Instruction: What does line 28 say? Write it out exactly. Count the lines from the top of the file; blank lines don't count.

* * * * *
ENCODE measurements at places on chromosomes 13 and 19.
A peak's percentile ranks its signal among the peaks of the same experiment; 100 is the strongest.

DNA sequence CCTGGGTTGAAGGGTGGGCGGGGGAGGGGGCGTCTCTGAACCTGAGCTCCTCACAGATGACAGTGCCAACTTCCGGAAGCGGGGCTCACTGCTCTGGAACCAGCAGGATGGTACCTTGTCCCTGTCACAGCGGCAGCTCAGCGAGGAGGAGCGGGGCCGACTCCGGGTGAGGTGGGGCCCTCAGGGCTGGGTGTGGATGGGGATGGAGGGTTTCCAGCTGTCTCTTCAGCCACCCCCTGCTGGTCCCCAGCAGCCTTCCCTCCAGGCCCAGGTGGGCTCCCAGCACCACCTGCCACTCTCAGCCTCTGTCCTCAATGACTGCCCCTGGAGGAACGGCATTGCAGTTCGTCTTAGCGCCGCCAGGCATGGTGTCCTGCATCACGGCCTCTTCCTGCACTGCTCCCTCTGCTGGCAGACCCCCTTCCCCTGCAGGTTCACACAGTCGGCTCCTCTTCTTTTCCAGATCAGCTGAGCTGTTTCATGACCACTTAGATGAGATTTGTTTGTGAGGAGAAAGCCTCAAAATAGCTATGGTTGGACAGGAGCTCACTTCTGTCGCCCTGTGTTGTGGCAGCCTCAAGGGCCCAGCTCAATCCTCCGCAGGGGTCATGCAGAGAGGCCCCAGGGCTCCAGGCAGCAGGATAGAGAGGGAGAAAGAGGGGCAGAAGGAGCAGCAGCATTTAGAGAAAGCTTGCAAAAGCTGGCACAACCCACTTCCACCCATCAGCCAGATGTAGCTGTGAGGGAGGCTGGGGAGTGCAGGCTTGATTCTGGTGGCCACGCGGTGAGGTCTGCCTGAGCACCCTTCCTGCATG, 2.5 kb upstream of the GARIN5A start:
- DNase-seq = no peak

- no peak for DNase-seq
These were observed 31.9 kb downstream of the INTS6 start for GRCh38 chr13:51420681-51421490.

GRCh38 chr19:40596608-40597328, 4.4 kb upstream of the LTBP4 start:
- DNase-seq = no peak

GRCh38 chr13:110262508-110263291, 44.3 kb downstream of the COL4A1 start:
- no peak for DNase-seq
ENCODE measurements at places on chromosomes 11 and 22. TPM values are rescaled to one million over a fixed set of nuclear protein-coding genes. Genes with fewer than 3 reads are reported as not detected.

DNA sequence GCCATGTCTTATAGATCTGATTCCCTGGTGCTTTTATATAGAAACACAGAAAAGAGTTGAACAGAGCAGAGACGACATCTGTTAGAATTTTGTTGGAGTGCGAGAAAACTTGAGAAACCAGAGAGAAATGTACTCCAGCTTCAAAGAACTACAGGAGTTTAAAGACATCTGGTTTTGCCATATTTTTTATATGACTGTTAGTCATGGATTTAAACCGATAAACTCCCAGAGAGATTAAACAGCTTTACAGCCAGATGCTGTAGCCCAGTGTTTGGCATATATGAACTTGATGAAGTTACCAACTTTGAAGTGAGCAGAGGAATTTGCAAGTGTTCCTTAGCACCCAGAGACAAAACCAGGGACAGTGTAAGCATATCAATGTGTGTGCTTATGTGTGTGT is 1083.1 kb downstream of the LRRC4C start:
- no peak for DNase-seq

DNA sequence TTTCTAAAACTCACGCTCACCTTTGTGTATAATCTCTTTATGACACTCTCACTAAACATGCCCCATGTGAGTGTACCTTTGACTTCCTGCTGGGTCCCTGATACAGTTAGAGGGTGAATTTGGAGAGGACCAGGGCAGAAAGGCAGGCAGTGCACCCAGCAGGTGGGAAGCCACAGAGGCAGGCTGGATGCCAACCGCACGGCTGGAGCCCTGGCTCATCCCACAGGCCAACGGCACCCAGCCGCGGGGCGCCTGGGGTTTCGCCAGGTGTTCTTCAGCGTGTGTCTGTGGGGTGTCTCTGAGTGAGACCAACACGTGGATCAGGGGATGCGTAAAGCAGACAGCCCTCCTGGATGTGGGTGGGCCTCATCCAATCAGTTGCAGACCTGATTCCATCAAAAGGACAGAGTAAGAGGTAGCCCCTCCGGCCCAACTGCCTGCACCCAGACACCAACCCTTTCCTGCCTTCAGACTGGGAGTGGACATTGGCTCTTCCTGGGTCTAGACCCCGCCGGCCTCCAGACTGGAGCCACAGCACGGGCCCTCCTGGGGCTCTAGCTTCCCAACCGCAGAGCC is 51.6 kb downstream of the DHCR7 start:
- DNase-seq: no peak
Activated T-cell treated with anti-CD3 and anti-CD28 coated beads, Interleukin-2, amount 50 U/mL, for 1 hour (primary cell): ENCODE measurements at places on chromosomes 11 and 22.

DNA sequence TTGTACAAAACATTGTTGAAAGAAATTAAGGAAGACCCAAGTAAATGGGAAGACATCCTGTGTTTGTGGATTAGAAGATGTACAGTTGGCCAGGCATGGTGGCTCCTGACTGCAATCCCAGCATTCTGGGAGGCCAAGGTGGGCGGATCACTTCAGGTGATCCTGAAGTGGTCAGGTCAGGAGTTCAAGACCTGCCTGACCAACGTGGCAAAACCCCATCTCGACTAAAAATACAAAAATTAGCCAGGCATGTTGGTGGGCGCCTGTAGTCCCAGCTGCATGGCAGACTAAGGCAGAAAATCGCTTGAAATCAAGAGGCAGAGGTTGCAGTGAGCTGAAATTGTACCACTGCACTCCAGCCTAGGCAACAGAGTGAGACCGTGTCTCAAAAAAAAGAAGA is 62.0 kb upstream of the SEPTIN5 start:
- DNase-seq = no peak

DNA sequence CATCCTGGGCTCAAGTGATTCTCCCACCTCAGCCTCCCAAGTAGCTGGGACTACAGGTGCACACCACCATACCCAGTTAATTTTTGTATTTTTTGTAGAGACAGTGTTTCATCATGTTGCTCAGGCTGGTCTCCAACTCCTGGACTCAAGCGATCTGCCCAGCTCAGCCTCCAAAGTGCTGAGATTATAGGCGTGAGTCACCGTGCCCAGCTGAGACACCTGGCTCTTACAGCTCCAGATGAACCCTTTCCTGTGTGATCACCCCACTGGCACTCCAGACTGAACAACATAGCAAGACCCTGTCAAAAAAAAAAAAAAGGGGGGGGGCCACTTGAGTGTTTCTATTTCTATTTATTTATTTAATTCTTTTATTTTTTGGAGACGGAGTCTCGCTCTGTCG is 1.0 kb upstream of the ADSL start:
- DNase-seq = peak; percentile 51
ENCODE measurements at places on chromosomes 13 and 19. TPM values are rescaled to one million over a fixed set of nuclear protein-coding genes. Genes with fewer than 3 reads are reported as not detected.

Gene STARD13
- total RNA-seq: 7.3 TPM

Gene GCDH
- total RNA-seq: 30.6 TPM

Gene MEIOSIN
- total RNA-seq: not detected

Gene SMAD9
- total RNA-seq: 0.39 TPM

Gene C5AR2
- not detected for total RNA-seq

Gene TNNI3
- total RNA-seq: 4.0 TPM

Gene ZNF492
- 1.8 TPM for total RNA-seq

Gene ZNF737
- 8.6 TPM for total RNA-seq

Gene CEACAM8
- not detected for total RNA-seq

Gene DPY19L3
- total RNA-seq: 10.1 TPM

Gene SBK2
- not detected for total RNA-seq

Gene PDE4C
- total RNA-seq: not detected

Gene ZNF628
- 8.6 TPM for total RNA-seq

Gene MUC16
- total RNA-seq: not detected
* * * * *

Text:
Gene SMAD9